There’s a fantastic pile of rubble at the old Lakeport Brewery on Burlington Street West at Ferguson Avenue.
I’ve parked this week’s test drive, a Range Rover with the mini mountain of concrete in the background. If not for a protective chain link fence, the Ranger Rover SUV could be charging up the incline. The people at Land Rover, maker of the Ranger Rover love to demonstrate the off-roading capabilities of their lineup. In January they took a bunch of auto journalists to Iceland on a thrill seeking trip and make them drive through icy rivers and over hostile freeze-dried terrain. Everybody came back safe.
I didn’t make the trip, preferring to discover the wild and the fierce in Hamilton instead. Ranger Rovers are sublime vehicles and they should be for the price. My test drive is a V6 with 340 horsepower and suspension settings for any type of geography that might test you. Gravel, mud, snow, slop, water, conditions otherwise called winter in Hamilton, are dealt with at the press of a button. Ranger Rovers are fast, quiet, grippy, and luxurious and seem to levitate over the worst roads thanks to their magical air suspension. The V6 starts at a steep $100,900, but as the company says, “it’s the only car you’ll ever need.”
So, this beautiful vehicle with its tough underpinnings looks at home amid the rubble that’s soon to be transformed into something useful.
“We’re grinding that up to make the parking lot,” John Romano is saying as he gives me a whirlwind tour of what will soon become the Arts & Science Brewery. Romano is the co-founder of Nickel Brook Brewing Company, he’s invited some employees down to see progress on the building, and I’m tagging along.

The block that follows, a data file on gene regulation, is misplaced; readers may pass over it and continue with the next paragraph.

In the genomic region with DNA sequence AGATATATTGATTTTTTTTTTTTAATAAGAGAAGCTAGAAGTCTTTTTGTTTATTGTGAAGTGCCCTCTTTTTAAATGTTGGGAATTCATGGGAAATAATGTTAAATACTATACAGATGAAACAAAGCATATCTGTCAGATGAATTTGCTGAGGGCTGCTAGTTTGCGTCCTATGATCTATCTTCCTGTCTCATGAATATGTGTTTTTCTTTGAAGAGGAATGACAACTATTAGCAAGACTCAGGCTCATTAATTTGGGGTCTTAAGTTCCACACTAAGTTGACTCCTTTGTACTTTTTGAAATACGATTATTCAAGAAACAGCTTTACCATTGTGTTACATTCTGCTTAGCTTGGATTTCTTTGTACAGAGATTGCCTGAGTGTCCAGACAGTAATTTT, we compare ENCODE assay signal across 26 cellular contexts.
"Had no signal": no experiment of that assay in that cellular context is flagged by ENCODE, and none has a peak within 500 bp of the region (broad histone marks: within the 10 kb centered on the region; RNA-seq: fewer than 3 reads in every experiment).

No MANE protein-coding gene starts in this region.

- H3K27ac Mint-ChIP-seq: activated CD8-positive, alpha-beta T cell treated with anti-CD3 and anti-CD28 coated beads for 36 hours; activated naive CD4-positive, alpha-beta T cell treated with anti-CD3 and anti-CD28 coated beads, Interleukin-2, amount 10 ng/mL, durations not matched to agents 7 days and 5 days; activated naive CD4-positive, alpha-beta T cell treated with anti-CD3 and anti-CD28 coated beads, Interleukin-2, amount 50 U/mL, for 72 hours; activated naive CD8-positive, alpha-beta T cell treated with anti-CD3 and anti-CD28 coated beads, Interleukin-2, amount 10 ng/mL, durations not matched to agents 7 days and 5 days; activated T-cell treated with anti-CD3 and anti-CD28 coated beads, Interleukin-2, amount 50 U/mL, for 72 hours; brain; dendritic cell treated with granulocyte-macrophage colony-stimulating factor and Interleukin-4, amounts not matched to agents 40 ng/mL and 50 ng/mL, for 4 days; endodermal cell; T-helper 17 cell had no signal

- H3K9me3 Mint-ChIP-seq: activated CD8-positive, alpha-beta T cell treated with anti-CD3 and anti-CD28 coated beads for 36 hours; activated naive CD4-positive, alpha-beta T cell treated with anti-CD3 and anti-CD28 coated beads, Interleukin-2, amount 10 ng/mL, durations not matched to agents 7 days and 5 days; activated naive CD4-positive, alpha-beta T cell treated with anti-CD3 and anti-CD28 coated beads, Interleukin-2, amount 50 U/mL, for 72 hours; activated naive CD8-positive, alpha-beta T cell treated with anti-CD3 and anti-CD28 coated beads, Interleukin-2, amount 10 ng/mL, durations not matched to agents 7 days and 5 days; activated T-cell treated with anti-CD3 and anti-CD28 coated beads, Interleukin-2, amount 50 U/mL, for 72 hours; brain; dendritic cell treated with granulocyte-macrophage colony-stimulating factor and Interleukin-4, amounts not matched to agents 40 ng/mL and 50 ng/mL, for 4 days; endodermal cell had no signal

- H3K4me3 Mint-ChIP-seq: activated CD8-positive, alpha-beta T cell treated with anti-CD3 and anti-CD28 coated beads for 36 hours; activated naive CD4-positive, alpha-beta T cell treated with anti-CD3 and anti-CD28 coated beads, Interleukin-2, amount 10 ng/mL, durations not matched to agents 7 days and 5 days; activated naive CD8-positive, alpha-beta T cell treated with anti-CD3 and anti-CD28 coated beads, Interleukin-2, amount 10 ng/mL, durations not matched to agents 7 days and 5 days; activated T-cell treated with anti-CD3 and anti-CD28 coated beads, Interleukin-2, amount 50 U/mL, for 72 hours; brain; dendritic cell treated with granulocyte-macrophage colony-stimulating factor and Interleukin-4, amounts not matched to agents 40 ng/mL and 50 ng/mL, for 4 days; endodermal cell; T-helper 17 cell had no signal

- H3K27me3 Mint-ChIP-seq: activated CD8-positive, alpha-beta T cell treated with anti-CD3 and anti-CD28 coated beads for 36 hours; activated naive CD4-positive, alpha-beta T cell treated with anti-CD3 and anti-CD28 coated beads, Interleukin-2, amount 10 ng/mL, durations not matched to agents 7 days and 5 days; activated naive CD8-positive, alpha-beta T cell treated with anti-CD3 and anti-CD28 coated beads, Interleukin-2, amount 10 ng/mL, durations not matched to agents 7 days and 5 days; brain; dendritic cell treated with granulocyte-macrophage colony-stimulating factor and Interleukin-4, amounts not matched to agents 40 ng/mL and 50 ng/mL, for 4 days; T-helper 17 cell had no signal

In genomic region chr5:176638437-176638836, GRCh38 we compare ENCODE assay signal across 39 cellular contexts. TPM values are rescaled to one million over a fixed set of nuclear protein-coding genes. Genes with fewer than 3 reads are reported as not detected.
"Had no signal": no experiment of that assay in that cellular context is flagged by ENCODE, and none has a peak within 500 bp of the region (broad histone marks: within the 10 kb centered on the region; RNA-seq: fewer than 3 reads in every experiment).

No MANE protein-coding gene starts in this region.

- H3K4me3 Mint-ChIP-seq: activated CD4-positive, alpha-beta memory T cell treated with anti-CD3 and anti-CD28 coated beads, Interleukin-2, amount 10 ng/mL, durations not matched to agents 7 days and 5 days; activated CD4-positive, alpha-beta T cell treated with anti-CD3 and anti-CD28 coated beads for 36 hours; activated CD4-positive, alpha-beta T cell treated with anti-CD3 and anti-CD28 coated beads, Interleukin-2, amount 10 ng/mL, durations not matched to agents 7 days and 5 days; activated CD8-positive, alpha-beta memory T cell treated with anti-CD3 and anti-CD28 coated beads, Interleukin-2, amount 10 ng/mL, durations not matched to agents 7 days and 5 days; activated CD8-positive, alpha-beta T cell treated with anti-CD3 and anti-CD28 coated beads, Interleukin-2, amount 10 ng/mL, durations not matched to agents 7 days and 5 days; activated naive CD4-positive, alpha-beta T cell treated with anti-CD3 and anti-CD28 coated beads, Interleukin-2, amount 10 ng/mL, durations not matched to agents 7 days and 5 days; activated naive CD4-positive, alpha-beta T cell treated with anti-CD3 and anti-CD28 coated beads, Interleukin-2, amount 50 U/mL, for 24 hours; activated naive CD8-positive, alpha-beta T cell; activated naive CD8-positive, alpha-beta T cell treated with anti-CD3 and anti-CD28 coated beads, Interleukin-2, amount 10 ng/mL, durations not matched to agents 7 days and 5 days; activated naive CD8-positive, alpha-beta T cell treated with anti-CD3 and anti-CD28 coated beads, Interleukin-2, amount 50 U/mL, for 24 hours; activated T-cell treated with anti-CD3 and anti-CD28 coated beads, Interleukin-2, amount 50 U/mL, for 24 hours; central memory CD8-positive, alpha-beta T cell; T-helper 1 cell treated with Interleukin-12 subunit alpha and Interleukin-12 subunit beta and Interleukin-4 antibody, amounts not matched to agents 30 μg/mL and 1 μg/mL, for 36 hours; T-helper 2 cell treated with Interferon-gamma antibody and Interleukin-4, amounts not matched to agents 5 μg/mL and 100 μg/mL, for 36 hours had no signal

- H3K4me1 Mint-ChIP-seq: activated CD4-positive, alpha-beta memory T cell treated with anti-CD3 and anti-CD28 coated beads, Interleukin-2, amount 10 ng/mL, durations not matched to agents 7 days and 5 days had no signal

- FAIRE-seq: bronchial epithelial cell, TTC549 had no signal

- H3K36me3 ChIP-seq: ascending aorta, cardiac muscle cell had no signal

Romano walks and talks like he’s supercharged, just like the Range Rover. Inside the dusty shell of the old Lakeport building, Romano is racing by all the brewing equipment that has arrived from Nova Scotia. He bought the equipment from Sleemans when they decided to close down their operation in Dartmouth. “ If I had to buy all this new, I couldn’t have pulled this off,” he says as he heads for another part of the plant.
“Here we’ll put in five garage doors that will open to the outdoor patio,” Romano says sweeping his hand toward a wall of concrete block.
There are big plans here, and Romano admits it’s giving him some sleepless nights. Nickel Brook with partner Collective Arts Brewing is putting 5 million into the brewery he says, and the Hamilton Port Authority owners of the building invested 3.6 million into infrastructure improvements.
“We’re putting the patio on the west side of the building, so it faces Eastwood Park,” Romano says, “There’s going to be a stage, live music, and we hope to have Food Truck Fridays here too, but we don’t want to get into the food business, we’ve had such good support from Hamilton restaurants.”
In the winter Romano says they plan to have an indoor market, “We’ll have tables, vendors can sell food, bread and cheese, they’ll be space for artists too.”
The exterior of the building which is clad in metal siding the colour of ballpark mustard, will be switched to a dark charcoal. After recladding, work on the parking lot and patio will start
“Every fall I take a beer road trip in the States,” Romano is saying as we finish the tour, “This is how it’s done there, the beer, the music, art, some food, it’s a total package around craft beer.” A beer road trip, now that would be fun in the Range Rover.
Arts & Science Brewing hope to be making beer by the spring.